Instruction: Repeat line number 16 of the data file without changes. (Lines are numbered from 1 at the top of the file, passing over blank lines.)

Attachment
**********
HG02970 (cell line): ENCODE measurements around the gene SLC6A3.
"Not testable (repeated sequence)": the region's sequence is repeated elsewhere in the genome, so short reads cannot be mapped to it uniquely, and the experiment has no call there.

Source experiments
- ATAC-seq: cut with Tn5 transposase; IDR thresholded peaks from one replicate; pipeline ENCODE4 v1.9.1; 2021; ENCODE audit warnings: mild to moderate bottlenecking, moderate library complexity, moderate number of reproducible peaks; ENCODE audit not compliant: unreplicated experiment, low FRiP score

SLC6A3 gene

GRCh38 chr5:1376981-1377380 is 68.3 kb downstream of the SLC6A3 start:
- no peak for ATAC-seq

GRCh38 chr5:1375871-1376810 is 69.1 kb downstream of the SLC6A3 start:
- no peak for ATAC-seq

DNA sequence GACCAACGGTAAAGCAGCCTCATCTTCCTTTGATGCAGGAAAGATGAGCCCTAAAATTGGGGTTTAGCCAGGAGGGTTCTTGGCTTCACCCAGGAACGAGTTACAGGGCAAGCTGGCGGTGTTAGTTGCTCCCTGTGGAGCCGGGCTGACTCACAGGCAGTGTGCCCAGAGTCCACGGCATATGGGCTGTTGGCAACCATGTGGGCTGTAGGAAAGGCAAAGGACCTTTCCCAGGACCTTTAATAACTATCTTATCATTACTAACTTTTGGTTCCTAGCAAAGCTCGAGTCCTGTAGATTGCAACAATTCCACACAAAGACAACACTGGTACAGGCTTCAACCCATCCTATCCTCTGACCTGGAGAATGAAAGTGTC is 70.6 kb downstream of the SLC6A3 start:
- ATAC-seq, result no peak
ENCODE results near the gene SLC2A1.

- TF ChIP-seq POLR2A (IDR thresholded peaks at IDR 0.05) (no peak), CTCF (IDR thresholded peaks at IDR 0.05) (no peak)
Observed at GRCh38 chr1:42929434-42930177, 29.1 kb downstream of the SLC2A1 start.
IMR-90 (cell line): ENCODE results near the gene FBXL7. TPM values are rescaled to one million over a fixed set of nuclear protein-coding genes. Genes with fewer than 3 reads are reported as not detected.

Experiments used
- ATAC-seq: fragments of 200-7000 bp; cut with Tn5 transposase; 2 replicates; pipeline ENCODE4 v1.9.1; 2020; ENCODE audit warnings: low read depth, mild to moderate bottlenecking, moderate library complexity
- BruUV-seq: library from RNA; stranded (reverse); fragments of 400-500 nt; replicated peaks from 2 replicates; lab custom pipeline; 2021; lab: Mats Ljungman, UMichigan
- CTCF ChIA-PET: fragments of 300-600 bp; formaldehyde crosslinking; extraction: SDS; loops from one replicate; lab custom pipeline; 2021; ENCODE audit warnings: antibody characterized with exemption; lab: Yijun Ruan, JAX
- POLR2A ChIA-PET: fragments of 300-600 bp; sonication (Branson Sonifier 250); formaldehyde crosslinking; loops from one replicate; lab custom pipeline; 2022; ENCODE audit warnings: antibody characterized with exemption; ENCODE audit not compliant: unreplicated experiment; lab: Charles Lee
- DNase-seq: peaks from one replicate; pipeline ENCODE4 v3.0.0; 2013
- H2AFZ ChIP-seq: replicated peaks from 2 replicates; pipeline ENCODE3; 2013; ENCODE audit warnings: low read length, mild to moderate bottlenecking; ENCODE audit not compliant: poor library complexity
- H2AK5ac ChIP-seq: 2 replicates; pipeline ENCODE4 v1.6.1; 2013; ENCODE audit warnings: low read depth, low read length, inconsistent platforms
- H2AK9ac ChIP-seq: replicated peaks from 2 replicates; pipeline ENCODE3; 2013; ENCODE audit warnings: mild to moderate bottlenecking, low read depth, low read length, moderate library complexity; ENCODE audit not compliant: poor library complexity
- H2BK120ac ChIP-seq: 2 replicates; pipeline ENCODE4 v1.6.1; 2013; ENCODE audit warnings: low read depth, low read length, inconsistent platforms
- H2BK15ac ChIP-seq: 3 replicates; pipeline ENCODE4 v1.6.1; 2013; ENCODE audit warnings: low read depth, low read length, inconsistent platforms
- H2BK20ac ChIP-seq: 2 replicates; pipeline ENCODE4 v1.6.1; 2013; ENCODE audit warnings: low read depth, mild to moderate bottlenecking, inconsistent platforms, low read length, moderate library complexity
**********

Experiments used